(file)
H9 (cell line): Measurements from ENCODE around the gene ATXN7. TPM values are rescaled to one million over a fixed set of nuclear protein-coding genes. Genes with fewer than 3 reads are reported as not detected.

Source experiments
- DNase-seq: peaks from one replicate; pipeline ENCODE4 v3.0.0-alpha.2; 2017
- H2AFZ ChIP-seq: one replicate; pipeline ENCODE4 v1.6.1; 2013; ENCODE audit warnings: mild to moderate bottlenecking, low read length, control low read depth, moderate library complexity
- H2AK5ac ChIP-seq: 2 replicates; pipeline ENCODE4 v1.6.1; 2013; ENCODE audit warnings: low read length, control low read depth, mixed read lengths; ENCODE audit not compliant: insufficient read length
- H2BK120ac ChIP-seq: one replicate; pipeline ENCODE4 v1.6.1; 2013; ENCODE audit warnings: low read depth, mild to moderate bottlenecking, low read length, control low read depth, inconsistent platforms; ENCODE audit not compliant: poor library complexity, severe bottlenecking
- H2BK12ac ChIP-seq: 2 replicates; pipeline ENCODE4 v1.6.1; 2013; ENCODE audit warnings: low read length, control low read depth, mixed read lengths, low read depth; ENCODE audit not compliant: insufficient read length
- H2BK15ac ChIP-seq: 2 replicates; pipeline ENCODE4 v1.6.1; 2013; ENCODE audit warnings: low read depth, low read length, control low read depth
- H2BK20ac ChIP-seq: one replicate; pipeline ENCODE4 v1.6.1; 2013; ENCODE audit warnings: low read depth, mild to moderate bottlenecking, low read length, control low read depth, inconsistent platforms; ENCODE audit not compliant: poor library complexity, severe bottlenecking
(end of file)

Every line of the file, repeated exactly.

H9 (cell line): Measurements from ENCODE around the gene ATXN7. TPM values are rescaled to one million over a fixed set of nuclear protein-coding genes. Genes with fewer than 3 reads are reported as not detected.

Source experiments
- DNase-seq: peaks from one replicate; pipeline ENCODE4 v3.0.0-alpha.2; 2017
- H2AFZ ChIP-seq: one replicate; pipeline ENCODE4 v1.6.1; 2013; ENCODE audit warnings: mild to moderate bottlenecking, low read length, control low read depth, moderate library complexity
- H2AK5ac ChIP-seq: 2 replicates; pipeline ENCODE4 v1.6.1; 2013; ENCODE audit warnings: low read length, control low read depth, mixed read lengths; ENCODE audit not compliant: insufficient read length
- H2BK120ac ChIP-seq: one replicate; pipeline ENCODE4 v1.6.1; 2013; ENCODE audit warnings: low read depth, mild to moderate bottlenecking, low read length, control low read depth, inconsistent platforms; ENCODE audit not compliant: poor library complexity, severe bottlenecking
- H2BK12ac ChIP-seq: 2 replicates; pipeline ENCODE4 v1.6.1; 2013; ENCODE audit warnings: low read length, control low read depth, mixed read lengths, low read depth; ENCODE audit not compliant: insufficient read length
- H2BK15ac ChIP-seq: 2 replicates; pipeline ENCODE4 v1.6.1; 2013; ENCODE audit warnings: low read depth, low read length, control low read depth
- H2BK20ac ChIP-seq: one replicate; pipeline ENCODE4 v1.6.1; 2013; ENCODE audit warnings: low read depth, mild to moderate bottlenecking, low read length, control low read depth, inconsistent platforms; ENCODE audit not compliant: poor library complexity, severe bottlenecking